Judge Rejects Leaving Florida Elections Case

TALLAHASSEE — A federal judge Tuesday refused to step down from a case challenging a 2023 Florida elections law, rejecting arguments by the state that suggested he had a “closed mind.”

Chief U.S. District Judge Mark Walker issued a seven-page order denying a request for recusal filed last week by attorneys for Secretary of State Cord Byrd.

Groups such as the NAACP, the League of Women Voters of Florida and Hispanic Federation are challenging the constitutionality of the 2023 law, which placed restrictions on what are known as “third party” voter-registration organizations. The plaintiffs say the organizations play an important role in signing up Black and Hispanic voters.

The request for recusal stemmed from a ruling Walker issued Feb. 8 in a separate court battle about a 2021 elections law. In that ruling, Walker entered a judgment in favor of the state after the 11th U.S. Circuit Court of Appeals overturned an earlier decision in which he found the 2021 law improperly discriminated against Black voters.

But Walker also wrote that the state “has, with surgical precision, repeatedly changed Florida’s election code to target whichever modality of voting Florida’s Black voters were using at the time. That was not this court’s opinion — it is a fact established by the record in these cases (involving the 2021 law). Even so, following the state of Florida’s appeal, this persistent and pernicious practice of targeting the modalities of voting most used by Florida’s Black voters has apparently received the stamp of approval in this (11th) Circuit.”

In arguing Walker should step down from the case about the 2023 law, Byrd’s attorneys cited issues such as the judge’s description of a “persistent and pernicious practice” related to Black voters.

“Plaintiffs in these consolidated proceedings (about the 2023 law) must prove that the state of Florida intentionally targeted third-party voter registration organizations because Black voters prefer to use them,” the motion said. “But this court (Walker) has seemingly concluded that the state of Florida engages in discrimination against Black voters. On the discriminatory-intent issue, therefore, this court appears to have a closed mind.”

But Walker on Tuesday rejected the arguments, disputing assertions that parts of his Feb. 8 ruling “call into question my impartiality in this case.”

Walker wrote that his “order on remand (from the 11th Circuit) in the 2021 election cases says nothing about the challenged provisions now before me or future amendments to Florida’s election regulations in general.”

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“My disagreement with the Eleventh Circuit’s reversal of my findings with respect to a different bill passed years earlier by a different legislature cannot raise substantial doubts about my ability to be impartial in this case,” Walker wrote. “Simply put, a fully informed, disinterested lay person would understand that I must apply a fact-intensive analysis that is dependent upon the context to each case — and here, I have said nothing to suggest that I will rely upon a past finding of intentional discrimination from an earlier case to invalidate state laws going forward.”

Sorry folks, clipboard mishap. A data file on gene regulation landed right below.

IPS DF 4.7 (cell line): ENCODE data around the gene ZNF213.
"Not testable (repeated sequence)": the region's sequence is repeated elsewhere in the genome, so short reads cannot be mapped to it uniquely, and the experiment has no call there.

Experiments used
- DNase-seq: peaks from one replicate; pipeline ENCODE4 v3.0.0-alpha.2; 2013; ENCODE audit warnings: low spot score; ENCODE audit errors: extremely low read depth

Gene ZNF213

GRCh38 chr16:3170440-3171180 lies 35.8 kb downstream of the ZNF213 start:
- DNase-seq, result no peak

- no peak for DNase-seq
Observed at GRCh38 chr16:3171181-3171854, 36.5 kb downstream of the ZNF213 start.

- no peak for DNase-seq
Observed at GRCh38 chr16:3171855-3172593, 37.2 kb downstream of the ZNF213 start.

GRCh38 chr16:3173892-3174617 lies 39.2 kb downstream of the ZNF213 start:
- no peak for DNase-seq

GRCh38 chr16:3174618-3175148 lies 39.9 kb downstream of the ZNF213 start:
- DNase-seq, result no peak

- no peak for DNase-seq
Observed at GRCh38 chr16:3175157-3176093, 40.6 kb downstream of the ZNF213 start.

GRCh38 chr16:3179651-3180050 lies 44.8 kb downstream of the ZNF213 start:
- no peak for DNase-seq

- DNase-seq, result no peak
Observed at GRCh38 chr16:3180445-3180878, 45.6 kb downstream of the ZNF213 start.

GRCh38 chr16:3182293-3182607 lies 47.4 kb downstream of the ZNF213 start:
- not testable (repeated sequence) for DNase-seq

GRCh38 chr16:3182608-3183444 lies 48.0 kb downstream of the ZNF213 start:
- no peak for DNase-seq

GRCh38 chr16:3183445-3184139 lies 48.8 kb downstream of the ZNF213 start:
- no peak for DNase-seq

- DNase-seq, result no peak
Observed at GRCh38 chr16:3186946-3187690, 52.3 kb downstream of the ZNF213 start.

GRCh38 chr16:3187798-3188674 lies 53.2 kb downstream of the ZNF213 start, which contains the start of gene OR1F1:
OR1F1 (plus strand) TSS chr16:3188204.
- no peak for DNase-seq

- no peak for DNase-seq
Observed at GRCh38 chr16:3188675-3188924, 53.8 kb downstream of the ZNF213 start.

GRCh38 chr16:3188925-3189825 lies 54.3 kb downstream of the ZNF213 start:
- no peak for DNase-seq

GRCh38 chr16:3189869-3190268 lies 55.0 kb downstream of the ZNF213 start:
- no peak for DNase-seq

Walker also wrote that “my statements in an order on remand in the 2021 election cases were not directed at any party in those cases or the cases now before me — instead, my statements concerned a finding I had previously made in the 2021 election cases about a different legislature, a different legislative session, and different legislation. It would be a different case had I made gratuitous statements about defendant Byrd, but that is not what happened.”

The groups and other plaintiffs filed lawsuits after Gov. Ron DeSantis and the Republican-controlled Legislature last year approved the elections law. The plaintiffs argue, in part, that the law violates First Amendment rights.

In a July ruling, Walker issued a preliminary injunction against two changes in the law. Those changes would prevent non-U.S. citizens from collecting or handling voter-registration applications and make it a felony for voter-registration group workers to keep personal information of voters.

The state has appealed that ruling to the 11th U.S. Circuit Court of Appeals, where it remains pending. While Walker issued a preliminary injunction, that is not a final ruling in the case, and a trial is scheduled in April.

Meanwhile, Walker this month rejected a League of Women Voters challenge to another part of the law that prevents people with certain felony convictions from “collecting or handling” voter-registration applications. Walker ruled the organization did not have legal standing to challenge that part of the law.

Walker, who was appointed to the federal bench by former President Barack Obama, has issued a series of decisions in recent years that have been sharply critical of laws approved by DeSantis and lawmakers.


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